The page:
Rating Decision Updates on Muni Bonds
Moody’s Upgrades to Aa3 South Fayette Township School District’s GO Bonds: The South Fayette Township School District in Pennsylvania had $83.5 million of outstanding debt upgraded to Aa3 from A1. This is due to the school district’s growing tax base with higher wealth levels, strong reserve levels and high debt burden. To explore other Moody’s reports for Pennsylvania muni bonds, click here.
Moody’s Downgrades to A3 from A2 Sandoval Co., NM’s Infrastructure GRT bonds: The downgrade of the Sandoval County’s $2 million in outstanding infrastructure gross receipts tax (GRT) bonds reflects very negative revenue trends over the past six years. There has been declining revenues and narrowing coverage that is currently mitigated by a legally-required debt service reserve and an additional $700,000 held in a bond fund available for debt service. To explore other Moody’s reports for muni bonds issued by Sandoval County, NM, click here.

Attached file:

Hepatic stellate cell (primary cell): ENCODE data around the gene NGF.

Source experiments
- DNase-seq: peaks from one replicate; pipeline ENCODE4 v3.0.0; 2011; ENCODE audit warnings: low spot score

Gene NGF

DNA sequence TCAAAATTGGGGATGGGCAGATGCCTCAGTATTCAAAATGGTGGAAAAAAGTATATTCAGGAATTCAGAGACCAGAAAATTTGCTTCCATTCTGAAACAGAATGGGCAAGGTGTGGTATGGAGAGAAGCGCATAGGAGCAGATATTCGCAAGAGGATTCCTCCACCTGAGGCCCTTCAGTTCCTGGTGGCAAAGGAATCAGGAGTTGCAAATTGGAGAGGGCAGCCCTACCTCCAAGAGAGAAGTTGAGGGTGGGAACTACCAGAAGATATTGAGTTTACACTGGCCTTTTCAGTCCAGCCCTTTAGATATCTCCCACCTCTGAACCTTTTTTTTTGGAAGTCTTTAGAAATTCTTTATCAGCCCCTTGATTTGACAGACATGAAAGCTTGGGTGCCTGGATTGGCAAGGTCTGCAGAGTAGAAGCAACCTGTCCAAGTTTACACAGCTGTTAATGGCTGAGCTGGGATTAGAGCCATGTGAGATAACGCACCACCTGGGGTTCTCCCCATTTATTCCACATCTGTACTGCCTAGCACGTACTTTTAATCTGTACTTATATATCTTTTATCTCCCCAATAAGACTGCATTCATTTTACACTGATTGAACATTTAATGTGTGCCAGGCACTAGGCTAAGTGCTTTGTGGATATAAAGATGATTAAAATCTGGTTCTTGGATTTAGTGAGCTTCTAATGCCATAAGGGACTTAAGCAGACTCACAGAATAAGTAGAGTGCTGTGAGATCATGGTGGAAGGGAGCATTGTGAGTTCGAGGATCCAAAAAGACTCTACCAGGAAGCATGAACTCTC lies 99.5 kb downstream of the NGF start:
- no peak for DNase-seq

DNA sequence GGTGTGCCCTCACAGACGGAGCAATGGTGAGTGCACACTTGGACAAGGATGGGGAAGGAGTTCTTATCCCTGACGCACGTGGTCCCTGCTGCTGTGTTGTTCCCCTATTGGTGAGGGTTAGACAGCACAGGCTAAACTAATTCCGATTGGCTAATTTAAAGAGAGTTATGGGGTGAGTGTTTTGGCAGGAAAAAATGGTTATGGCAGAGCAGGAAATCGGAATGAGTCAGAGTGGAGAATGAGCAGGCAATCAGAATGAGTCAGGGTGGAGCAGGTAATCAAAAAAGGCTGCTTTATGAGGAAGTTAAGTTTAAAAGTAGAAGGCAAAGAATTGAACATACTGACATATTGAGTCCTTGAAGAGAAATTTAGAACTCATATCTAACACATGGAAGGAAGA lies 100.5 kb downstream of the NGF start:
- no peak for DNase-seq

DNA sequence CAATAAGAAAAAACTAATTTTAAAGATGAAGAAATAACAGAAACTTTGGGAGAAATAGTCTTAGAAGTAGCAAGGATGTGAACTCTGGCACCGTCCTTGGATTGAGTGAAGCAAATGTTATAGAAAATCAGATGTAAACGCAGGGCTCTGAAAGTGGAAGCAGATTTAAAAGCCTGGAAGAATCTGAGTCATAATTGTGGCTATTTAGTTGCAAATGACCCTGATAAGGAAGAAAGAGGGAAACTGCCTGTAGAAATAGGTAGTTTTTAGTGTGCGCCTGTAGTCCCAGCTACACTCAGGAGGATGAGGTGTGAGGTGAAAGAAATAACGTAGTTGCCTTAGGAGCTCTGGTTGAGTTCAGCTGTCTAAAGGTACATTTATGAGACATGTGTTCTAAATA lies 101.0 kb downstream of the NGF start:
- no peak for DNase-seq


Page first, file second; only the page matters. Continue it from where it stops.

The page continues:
Using our Moody’s Reports section, find out what other muni bonds were upgraded or downgraded during the week.
We provide this report on a weekly basis. To stay up to date with muni bond market events, return to our News page.
Muni Fund Flows Continue Downward Trend
- Municipal bond fund flows were negative at -$2.2 billion for the second week in a row, after last week’s large -$3.0 billion decline. This recent trend continues the downward trend after a yearlong consecutive uptrend. Investors are likely to fear that interest rates will negatively impact municipal bond funds, especially those with a higher duration, which are more sensitive. Read How to Measure Muni Bond Interest Rate Sensitivity? to learn more about how your bond or fund might be affected by interest rates.